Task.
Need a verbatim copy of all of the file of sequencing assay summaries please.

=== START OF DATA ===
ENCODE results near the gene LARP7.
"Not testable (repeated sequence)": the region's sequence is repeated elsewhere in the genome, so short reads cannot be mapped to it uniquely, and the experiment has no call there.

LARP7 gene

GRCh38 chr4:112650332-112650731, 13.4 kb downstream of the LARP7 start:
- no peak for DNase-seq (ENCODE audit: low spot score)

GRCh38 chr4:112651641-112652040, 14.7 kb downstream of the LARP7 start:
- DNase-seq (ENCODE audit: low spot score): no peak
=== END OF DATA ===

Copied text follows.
ENCODE results near the gene LARP7.
"Not testable (repeated sequence)": the region's sequence is repeated elsewhere in the genome, so short reads cannot be mapped to it uniquely, and the experiment has no call there.

LARP7 gene

GRCh38 chr4:112650332-112650731, 13.4 kb downstream of the LARP7 start:
- no peak for DNase-seq (ENCODE audit: low spot score)

GRCh38 chr4:112651641-112652040, 14.7 kb downstream of the LARP7 start:
- DNase-seq (ENCODE audit: low spot score): no peak